At first look,it seems like a classic case of slamming the stable door shut long after the horse has bolted, but since it’s government we are talking about, every little thing helps. Which is why an ambitious plan to recapitalise public sector banks and “future-proof” them is not just something to criticise. It may have some effect on the long-term financial health of these institutions.
The Nirav Modi Ponzi-like scheme, which has so far cost Punjab National Bank some Rs 13,000 crore, is having all kinds of repercussions on the banking sector. While private bankers are now being called upon by the Serious Fraud Investigation Office under the Ministry of Corporate Affairs, it is the public sector banks that have taken most of the flak.
There’s been some knee-jerk reaction in the form of scrapping the system of letters of undertaking (LoU) and letters of comfort (LoC), instruments that were used to great effect by Modi and others. Meanwhile, the government has asked all public sector banks to examine bad loans of Rs 50 crore and above for possible fraud, and has instructed them to seek the help of investigative agencies in case any fraud comes to light.
At the same time, the government is trying to put in place a long-term sustainable plan that will keep banks healthy. And no, the answer is not privatisation. Or at least, not yet. The answer, at this point, is in a 12-page booklet brought out by the Finance Ministry in consultation with whole-time directors of public sector banks. Released in January, the booklet details the government’s recapitalisation scheme for public sector banks, and also proposes a strong reforms package with 30 action points.
“It is all about future-proofing the banking sector and making it more responsive to the needs of the common man,” says Rajiv Kumar, secretary, department of financial services. If the various recommendations enumerated in the booklet are actually implemented by the banks, Kumar says the possibility of frauds and scams will be dramatically minimised if not completely rooted out.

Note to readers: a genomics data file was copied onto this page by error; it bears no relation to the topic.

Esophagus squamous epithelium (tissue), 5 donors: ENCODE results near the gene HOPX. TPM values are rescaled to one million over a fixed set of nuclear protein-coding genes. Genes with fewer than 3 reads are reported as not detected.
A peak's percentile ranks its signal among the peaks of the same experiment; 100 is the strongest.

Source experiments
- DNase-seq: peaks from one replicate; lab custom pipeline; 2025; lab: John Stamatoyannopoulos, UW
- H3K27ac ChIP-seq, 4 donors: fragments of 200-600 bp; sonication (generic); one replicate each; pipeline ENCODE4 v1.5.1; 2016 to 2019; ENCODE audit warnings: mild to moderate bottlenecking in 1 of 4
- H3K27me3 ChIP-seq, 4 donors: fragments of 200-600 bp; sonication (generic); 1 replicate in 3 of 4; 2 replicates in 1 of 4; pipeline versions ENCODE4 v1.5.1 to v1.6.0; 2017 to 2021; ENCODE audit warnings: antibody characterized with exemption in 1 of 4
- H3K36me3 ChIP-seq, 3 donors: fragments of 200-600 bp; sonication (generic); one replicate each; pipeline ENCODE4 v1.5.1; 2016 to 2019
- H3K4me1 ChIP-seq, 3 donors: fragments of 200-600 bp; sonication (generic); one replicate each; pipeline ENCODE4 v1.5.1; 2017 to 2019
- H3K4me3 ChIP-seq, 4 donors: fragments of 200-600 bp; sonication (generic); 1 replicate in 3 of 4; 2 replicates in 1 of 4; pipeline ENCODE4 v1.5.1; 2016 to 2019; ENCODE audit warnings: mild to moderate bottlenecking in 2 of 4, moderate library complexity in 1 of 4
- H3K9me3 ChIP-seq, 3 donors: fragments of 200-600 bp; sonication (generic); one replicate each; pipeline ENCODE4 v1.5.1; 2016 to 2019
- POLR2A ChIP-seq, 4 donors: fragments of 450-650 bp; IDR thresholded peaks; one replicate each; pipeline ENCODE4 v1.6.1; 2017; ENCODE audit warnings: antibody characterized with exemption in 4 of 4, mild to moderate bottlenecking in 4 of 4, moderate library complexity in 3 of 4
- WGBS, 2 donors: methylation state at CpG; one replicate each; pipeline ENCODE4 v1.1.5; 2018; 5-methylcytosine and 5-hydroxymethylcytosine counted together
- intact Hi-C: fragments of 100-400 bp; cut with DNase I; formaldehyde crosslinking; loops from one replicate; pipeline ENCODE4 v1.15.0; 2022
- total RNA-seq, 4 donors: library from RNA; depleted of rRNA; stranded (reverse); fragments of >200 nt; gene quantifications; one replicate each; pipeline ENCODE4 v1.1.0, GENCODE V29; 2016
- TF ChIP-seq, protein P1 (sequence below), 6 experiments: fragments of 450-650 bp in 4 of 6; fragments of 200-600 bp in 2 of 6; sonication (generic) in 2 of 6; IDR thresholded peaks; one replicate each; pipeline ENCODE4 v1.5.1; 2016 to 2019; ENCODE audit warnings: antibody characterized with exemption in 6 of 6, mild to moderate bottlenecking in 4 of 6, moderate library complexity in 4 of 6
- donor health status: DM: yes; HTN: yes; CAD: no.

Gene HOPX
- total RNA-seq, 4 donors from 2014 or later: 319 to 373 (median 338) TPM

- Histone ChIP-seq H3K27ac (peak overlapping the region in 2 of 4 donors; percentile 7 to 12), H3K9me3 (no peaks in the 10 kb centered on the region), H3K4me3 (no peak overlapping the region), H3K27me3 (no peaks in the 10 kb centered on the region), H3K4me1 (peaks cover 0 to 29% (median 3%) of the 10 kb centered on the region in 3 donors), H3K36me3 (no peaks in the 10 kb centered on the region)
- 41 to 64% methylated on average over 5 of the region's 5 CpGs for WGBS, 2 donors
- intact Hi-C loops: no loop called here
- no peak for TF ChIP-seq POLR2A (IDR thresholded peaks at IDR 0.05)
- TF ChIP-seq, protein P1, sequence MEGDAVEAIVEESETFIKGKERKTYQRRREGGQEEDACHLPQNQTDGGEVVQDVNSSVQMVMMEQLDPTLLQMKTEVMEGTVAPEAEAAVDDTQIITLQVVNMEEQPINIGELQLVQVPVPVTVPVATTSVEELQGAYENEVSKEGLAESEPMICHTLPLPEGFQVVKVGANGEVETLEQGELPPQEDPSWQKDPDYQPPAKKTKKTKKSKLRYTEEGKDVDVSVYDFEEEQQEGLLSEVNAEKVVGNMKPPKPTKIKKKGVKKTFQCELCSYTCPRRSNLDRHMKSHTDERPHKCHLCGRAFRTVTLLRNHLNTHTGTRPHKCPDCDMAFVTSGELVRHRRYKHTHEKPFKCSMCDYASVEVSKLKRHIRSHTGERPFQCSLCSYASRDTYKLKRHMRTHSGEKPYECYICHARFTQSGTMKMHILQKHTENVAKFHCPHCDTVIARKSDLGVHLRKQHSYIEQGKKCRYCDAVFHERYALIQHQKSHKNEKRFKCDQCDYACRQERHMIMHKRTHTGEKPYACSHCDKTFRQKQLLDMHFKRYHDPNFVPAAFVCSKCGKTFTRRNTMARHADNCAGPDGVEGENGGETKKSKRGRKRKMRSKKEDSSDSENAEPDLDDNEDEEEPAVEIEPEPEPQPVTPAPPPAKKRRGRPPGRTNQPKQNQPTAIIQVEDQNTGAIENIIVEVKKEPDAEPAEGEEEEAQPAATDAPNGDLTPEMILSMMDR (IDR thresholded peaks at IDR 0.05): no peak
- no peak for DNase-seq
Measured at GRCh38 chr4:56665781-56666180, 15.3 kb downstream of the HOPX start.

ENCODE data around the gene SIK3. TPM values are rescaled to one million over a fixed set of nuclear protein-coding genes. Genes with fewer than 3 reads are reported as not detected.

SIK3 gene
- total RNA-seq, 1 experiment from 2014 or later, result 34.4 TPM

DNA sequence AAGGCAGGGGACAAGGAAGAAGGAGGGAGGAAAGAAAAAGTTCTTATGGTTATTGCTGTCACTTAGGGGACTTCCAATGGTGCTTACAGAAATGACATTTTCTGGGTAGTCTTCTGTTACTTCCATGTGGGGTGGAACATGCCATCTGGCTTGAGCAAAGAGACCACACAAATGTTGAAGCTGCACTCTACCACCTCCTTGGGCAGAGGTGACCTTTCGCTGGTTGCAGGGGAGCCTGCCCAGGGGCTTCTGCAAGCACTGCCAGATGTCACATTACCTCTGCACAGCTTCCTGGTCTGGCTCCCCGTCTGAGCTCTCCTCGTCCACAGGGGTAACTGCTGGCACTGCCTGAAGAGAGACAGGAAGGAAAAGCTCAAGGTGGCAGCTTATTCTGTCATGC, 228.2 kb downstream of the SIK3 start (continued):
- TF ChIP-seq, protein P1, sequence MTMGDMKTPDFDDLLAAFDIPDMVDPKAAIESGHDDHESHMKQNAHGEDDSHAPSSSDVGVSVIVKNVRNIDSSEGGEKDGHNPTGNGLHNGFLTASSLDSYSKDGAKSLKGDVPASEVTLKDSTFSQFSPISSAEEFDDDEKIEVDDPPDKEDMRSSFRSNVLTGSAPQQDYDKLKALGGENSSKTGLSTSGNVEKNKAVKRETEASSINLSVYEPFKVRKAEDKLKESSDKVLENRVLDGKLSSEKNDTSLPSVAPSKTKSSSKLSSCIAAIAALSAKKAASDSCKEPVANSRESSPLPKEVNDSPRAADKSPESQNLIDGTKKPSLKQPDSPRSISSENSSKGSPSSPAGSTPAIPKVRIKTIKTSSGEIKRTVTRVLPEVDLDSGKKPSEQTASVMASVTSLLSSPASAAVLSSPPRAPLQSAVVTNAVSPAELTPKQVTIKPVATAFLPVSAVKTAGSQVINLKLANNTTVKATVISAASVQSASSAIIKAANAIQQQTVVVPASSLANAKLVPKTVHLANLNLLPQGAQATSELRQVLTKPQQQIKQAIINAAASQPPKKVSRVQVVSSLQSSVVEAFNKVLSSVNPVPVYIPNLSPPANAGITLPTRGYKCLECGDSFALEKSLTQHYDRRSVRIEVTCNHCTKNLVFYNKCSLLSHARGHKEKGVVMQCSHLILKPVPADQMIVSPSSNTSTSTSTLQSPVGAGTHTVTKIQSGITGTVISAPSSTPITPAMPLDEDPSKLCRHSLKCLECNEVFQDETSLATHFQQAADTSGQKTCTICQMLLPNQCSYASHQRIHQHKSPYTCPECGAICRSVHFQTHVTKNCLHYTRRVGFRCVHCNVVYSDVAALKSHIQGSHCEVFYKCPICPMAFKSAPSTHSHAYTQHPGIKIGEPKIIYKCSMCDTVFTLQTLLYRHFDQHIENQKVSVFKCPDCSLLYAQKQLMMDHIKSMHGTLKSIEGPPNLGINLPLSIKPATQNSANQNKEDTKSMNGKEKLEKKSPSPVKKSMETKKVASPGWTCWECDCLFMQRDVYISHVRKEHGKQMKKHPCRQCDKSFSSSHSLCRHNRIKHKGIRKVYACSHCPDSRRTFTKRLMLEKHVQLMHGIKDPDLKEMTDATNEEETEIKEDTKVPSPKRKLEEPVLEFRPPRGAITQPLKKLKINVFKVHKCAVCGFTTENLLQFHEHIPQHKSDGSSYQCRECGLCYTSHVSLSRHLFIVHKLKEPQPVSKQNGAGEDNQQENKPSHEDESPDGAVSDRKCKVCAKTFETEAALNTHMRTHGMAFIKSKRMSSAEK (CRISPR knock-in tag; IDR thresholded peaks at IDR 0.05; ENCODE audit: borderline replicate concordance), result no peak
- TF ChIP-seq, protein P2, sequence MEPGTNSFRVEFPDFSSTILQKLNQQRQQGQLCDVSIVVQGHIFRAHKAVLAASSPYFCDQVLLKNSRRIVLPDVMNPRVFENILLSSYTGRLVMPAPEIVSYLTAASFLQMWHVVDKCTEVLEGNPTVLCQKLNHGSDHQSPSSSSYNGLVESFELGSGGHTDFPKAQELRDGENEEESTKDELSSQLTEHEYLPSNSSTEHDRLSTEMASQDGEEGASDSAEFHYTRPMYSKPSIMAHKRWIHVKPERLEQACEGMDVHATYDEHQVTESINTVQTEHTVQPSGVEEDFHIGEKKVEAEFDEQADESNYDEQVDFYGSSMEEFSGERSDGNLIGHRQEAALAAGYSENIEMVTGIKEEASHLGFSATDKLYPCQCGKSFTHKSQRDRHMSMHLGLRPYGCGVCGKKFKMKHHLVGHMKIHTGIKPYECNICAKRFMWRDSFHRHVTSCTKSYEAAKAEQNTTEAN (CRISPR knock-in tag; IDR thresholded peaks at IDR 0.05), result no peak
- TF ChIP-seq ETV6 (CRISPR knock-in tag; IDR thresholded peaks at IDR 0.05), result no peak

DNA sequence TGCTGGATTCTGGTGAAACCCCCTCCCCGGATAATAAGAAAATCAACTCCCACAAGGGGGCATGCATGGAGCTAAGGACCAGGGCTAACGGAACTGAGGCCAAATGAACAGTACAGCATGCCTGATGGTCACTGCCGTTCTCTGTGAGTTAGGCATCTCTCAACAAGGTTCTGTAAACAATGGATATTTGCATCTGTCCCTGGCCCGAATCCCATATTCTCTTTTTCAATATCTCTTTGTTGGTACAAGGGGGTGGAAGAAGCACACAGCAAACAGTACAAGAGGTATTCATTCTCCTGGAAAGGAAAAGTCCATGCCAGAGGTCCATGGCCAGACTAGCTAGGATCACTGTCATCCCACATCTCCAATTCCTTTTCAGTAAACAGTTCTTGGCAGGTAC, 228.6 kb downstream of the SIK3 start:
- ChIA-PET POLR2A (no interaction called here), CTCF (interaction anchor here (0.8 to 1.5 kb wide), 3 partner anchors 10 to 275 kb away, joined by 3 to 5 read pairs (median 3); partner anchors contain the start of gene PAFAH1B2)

The aim of the document is to completely revamp the functioning of the banks by plugging every loophole in the system so that no one—from junior to top banking officials, from external to internal auditors, from board members to various committees—either singly or in collusion with others can game the system.
That seems like a tall order, but it’s something that needs to be done. Public sector banks account for some 70% of banking in the country—and for a good chunk of the non-performing assets or NPAs. According to RBI data, NPAs in these banks reached Rs 7,33,137 crore in June 2017. Worse, PSU banks reported loan frauds of Rs 61,260 crore over the last five years. And that was before Nirav Modi.
The recommendations seem to cover most aspects of banking, or at least of loan disbursal, starting from how projects are appraised and approved. The government recommends hawk-like vigilance, and suggests that banks take steps to recover their money at the slightest hint of a default. It also tries to fix the responsibility of every member, including the MD, CEO, and executive directors, as well as those of the auditors—external and internal— and the bank’s audit committee.
A senior finance ministry official, who asks to remain anonymous, says these recommendations will tighten the screws on “nearly 40 corporate offices of the 21 public sector banks, because it is in these offices that all high-value loan proposals are scrutinised”. He blames these ivory-tower managers for the extent of NPAs, adding that the opportunity for fraud increases manifold because both disbursement and monitoring of loans are in the hands of the same managers.